Fatal A3(M) crash could have been suicide, inquest hears

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A MAN who died in a car crash could have caused the collision on purpose to commit suicide, a coroner’s court heard.

The inquest into the death of Oliver Walton, 25, found he had experienced depressive thoughts at some point before the crash on July 8 at junction 4 for Purbrook on the A3(M).

Oliver lost control of the vehicle due to excessive alcohol, cocaine use and a depressed mental state.

Lincoln Brookes - coroner

His silver Vauxhall Astra hit the barrier separating the slip road and the main northbound carriageway. He suffered multiple traumatic injuries and died at Queen Alexandra Hospital.

Officers giving evidence told assistant coroner Lincoln Brookes that a note had been found on Mr Walton’s bed in Southsea which they thought could have contained suicidal thoughts.

But the court heard from his family that although he sometimes felt stressed with his job at a logistics firm in Hambledon, he had never said he was depressed.

Witnesses to the crash said Mr Walton was driving at least 80mph before moving into the left-hand lane as though he were heading towards the slip road.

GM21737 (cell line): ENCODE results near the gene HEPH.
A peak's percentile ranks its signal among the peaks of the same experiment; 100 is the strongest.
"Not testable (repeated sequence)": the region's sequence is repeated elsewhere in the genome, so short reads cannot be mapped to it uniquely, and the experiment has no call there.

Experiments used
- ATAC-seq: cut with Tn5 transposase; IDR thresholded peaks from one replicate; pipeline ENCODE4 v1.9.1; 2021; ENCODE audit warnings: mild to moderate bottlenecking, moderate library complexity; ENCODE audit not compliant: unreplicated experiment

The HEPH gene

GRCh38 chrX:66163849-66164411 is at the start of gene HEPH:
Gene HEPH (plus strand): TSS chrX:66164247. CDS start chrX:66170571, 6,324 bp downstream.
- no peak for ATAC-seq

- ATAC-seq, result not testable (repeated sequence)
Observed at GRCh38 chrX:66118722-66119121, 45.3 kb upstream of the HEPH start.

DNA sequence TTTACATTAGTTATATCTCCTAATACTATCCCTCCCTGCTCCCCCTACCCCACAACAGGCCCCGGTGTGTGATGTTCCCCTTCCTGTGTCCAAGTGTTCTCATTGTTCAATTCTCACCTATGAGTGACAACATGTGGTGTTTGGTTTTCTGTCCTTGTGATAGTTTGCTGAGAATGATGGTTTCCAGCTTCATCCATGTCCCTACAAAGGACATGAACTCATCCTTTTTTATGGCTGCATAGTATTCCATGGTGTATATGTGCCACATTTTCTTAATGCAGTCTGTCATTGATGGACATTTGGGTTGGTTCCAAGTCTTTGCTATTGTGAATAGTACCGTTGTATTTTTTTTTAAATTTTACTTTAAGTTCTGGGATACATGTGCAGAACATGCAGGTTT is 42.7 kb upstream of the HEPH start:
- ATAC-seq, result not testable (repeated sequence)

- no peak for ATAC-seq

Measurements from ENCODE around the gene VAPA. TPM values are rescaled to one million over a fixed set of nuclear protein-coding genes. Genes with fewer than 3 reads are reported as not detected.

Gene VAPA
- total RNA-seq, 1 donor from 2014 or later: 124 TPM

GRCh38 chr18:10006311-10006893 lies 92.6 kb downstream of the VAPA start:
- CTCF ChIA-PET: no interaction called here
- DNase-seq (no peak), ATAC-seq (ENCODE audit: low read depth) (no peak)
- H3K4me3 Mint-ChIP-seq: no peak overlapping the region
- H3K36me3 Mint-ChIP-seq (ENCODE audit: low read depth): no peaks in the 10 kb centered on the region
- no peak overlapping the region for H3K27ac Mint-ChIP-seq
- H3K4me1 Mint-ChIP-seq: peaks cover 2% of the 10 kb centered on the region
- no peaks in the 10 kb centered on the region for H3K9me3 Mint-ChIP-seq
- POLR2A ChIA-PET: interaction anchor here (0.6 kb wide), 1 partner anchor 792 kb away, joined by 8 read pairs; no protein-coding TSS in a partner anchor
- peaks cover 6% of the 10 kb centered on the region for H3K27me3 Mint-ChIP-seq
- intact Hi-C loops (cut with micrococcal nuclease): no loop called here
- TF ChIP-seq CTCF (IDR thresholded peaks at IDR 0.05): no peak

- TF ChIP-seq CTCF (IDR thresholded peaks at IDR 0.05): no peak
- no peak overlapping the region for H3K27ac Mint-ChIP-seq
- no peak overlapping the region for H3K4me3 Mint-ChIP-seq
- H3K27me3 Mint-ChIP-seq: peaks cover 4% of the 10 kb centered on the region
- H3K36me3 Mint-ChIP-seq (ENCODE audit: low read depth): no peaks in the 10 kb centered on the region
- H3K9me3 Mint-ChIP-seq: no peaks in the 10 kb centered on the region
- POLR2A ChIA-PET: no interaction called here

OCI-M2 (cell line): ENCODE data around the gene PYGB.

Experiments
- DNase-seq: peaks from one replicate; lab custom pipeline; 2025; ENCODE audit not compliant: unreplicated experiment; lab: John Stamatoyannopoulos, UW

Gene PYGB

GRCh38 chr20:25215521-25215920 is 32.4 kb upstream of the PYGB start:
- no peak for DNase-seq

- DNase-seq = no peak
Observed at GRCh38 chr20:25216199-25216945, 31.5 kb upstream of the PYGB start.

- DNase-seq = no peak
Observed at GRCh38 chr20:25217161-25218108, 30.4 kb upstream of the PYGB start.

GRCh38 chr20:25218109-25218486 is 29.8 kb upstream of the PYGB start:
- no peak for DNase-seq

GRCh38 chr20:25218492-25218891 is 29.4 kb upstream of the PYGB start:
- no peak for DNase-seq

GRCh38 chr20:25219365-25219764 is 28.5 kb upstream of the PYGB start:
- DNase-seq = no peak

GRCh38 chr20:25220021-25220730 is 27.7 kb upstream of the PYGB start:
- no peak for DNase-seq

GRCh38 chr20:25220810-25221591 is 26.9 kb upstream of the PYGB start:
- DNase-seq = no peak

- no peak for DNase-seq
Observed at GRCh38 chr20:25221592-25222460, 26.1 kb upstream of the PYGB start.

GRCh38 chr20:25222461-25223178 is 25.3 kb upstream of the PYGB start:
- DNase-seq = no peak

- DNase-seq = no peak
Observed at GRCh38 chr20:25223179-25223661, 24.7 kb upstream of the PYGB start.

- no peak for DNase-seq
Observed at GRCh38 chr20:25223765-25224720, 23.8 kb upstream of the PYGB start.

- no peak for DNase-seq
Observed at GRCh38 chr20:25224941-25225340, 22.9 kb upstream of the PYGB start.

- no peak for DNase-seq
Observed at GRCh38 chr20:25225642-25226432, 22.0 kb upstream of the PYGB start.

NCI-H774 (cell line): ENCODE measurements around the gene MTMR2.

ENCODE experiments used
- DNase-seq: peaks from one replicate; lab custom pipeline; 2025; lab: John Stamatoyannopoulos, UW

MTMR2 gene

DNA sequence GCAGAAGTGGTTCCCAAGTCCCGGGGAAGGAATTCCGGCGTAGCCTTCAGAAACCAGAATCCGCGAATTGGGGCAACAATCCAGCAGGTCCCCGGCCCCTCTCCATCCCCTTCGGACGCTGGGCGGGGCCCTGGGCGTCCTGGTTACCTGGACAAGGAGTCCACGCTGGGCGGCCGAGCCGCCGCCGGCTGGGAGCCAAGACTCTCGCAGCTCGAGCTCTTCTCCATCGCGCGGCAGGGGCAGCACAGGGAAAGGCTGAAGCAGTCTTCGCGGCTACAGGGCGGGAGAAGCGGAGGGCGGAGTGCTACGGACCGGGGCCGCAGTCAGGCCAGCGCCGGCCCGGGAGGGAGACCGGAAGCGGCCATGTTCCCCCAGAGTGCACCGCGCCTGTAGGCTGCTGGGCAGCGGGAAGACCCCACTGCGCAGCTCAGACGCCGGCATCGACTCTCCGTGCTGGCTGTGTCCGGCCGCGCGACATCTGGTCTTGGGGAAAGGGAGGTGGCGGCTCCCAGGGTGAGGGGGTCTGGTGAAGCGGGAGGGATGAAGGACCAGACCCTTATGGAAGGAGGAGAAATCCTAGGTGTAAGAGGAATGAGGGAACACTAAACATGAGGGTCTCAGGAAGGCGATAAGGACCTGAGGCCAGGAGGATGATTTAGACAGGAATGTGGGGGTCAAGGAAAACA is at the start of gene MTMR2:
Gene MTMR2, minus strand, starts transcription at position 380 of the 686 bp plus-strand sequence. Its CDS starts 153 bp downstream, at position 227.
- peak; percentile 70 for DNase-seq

PC Drew McDonnell, from the forensic collision investigation unit, said: ‘It is possible that he had intended to go on the slip road but misjudged the viability of that manoeuvre because of his speed or other vehicles.

‘From marks left on the road, it is clear the car is travelling left and if it stayed that course, it would have missed the barriers.

‘But some input by the driver has seen the car turn right and crash into the barrier.’

During his investigation PC McDonnell also found that Mr Walton was not wearing a seatbelt. He added that had he been, he may have survived.

A report from the pathologist revealed Mr Walton was 2.3 times over the drink-driving limit and also had cocaine in his system.

His family, who live in Yorkshire, said although he liked to party and socialise, they were surprised he had taken cocaine.

Paying tribute, his dad Philip said: ‘His sense of humour made him special.

‘He was always talking to us in a Whatsapp group and travelled to see us often.

‘He was arranging to move house and go on holiday.

‘Oliver believed in education and was a tutor. He thought teaching was the most rewarding thing you can do.’

Giving a narrative conclusion, Mr Brookes said: ‘Oliver lost control of the vehicle due to excessive alcohol, cocaine use and a depressed mental state.

‘He wasn’t himself for whatever reason.’